1. Make SSH keys both on MASTER and the SLAVE

Generate SSH keys on homeassistant docker container


Connect to the MASTER. This will not work “out of the box” so first follow official tutorial 3 on how to connect to the host running ResinOS

ssh root@ -p 22222

Now attach to the Homeassistant docker container. List available docker containers.

docker ps -a

find one looking something like homeassistant/homeassistant3. Copy its CONTAINER ID looking something like b7dfc2f4d0c4. Then attach to your container

docker exec -it b7dfc2f4d0c4 /bin/bash

now finally generate your SSH key, but this time in a different directory

mkdir /config/ssh
ssh-keygen -t rsa -f /config/ssh/id_rsa  

lets checkout our two brand new PUBLIC & PRIVATE keys

cd /config/ssh
ls -al

if all went well you public key output should look something like this:

ssh-rsa AAAAB3NzaC1yc2EAAAADAQABAAABAQDyiprxeHAAieq2YtiXhFgSQIhZwvY6zsPAhsNU/N6yJ+JptVJGWBNY0tAD4eQiSsl88Qe4ryWVmtnw83jUjDMZp24uRtEAPnPW3f9N8mbDnyCEtbYhIDn1KseL3SuRWyFzk0fcMExZfsXrxgZ5nD/yQKvjcHm52LrhDfauxYADItonBZA+6mXh0E1LBrk6gP884IpLLbT9xetW2ZLP6htJDTPc2k9qN1cRVj3DD5Ppfyct1FmfZcAyi3Ua2dPxzngI5RUsjLBaqP+3lluc7fJVYK7fhnGZ36E/JNEamlzktBuLG1+1G3wxCshMFFBBuLTHb7qhtueIBY/4+wduJlFD root@hassio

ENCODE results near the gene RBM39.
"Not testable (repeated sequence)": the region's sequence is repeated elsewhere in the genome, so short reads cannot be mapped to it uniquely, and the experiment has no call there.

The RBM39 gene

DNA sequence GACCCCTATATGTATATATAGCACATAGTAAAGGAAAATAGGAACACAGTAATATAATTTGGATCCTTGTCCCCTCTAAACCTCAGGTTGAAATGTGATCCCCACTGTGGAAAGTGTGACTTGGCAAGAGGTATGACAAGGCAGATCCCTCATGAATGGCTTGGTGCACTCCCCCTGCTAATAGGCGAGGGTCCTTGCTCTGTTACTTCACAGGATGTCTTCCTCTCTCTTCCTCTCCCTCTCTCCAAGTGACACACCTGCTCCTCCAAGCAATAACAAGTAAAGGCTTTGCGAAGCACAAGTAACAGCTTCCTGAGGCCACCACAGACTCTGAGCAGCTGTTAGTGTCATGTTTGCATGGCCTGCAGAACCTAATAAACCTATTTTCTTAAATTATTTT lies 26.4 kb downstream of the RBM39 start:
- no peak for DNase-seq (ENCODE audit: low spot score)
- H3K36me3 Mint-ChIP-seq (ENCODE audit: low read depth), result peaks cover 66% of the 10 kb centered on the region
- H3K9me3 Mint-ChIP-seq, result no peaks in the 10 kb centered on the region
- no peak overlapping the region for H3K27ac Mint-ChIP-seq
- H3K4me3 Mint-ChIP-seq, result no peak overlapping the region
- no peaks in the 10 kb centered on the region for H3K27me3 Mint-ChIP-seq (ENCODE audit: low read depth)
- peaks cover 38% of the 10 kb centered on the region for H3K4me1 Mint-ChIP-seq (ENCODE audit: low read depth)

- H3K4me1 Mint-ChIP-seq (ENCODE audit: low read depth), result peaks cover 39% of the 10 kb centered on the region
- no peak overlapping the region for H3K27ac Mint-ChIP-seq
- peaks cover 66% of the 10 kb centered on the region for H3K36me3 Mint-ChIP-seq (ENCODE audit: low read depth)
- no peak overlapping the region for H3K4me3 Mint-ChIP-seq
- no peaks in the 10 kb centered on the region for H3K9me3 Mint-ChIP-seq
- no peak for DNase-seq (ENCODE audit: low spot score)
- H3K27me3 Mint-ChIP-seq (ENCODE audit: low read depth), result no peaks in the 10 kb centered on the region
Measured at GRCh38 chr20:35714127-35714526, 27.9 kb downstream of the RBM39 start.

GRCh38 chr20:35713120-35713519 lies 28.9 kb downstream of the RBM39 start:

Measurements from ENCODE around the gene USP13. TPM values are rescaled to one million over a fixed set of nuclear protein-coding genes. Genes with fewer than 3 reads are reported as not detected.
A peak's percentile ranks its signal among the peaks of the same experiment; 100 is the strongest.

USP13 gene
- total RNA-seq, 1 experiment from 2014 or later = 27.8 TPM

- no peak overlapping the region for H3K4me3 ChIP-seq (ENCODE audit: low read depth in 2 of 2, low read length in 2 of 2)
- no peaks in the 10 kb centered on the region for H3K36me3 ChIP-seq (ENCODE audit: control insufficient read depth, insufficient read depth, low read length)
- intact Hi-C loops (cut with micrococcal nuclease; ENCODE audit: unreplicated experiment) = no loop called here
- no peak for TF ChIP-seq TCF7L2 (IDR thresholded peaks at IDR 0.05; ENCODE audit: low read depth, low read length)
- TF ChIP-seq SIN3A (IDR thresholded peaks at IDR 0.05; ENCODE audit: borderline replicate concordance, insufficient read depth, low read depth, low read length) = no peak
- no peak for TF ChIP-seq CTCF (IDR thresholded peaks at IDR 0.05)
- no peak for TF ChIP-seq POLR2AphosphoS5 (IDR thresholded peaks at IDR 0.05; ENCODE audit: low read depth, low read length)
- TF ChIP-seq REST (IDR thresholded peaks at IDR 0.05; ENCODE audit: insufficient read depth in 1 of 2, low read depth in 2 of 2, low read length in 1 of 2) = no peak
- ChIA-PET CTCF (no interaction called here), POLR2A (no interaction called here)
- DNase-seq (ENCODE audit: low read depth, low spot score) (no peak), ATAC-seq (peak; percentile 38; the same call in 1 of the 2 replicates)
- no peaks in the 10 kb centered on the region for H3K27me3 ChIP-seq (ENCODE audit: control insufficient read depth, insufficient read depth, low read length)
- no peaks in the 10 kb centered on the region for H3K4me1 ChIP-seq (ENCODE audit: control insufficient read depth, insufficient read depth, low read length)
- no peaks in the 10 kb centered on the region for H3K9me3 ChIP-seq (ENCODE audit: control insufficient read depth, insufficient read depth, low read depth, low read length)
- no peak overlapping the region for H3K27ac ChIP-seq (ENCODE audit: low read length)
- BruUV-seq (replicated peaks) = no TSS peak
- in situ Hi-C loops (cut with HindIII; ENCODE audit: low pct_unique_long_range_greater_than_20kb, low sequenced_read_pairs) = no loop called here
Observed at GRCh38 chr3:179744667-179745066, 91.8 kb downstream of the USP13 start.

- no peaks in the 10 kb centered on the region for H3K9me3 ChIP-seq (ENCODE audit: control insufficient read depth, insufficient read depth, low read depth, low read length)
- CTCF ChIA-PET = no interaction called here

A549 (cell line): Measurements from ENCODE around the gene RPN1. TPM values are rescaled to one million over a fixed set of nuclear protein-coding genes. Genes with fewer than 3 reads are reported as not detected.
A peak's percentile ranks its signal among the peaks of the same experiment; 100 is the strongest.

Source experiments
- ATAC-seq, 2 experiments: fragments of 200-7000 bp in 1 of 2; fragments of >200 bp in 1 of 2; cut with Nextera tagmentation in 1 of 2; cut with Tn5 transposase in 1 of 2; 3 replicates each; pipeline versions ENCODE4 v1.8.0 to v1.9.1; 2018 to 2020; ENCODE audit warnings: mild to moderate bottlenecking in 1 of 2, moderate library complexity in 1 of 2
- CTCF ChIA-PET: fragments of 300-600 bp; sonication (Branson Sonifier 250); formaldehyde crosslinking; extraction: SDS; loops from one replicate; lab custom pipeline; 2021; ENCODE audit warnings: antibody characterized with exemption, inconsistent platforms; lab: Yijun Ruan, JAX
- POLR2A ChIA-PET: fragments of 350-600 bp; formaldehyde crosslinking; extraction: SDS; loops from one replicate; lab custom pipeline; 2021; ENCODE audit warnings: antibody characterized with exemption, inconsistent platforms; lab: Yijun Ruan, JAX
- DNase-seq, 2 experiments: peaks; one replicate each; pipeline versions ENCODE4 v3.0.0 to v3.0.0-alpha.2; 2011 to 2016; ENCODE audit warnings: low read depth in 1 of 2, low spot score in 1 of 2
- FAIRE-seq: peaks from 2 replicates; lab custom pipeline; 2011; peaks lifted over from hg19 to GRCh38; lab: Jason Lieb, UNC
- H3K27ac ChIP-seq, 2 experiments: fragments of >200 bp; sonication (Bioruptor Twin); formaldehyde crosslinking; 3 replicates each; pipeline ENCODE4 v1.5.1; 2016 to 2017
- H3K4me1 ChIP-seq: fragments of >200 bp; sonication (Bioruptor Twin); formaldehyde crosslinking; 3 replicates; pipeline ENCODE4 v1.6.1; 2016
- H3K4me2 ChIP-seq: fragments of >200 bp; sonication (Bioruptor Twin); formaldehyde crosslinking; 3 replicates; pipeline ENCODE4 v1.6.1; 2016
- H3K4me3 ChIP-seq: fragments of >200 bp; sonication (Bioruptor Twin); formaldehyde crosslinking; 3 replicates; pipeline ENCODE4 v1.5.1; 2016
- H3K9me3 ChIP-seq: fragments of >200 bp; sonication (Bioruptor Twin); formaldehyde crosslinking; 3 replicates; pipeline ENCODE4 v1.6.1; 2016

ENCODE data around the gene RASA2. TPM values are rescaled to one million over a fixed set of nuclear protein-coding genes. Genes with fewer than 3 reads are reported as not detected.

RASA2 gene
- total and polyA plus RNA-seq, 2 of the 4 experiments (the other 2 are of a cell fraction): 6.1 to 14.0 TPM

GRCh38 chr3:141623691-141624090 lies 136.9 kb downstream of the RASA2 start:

COPY this value it is your PUBLIC key we will use later!

1.2 SLAVE:

For testing purposes lets create a user called mister.slave connect to your SLAVE machine

ssh myUser@

add a user called mister.slave

sudo useradd mister.slave sudo
sudo passwd mister.slave

this step may differ because unix based distros use different commands for enabling sudo on your user in my case (Debian 9) I just had to write sudo when creating a new mister.slave user.

This will require a password write something memorable. We will delete this user later anyways. After creating a mister.slave switch to it

sudo su mister.slave

Now that you became mister.slave user lets finally make our SSH keypair

ssh-keygen -t rsa

Okay we have our keys setup but what about passwordless connection from MASTER? Its easy we have to add the the public key we copied before to our SLAVE machines’ authorized_keys file.

echo "PASTE YOUR MASTER KEY INSTEAD OF THIS TEXT" >> ~/.ssh/authorized_keys

On some systems authorized_keys file must have specific unix permissions set and it will fail silently if you do not add these permissions so lets do that. Line below will only make the file readable and writable to our user

chmod 600 ~/.ssh/authorized_keys

Okay our connection should be good to go. So what we just did is we created a SSH key pair on both MASTER and the SLAVE machines & we installed MASTERS public key onto SLAVE. Now the SLAVE trusts the MASTER machine and allows it to connect without a password.

You will probaly be interested in running some commands with sudo without a password. For this we will need add these lines to /etc/sudoers file.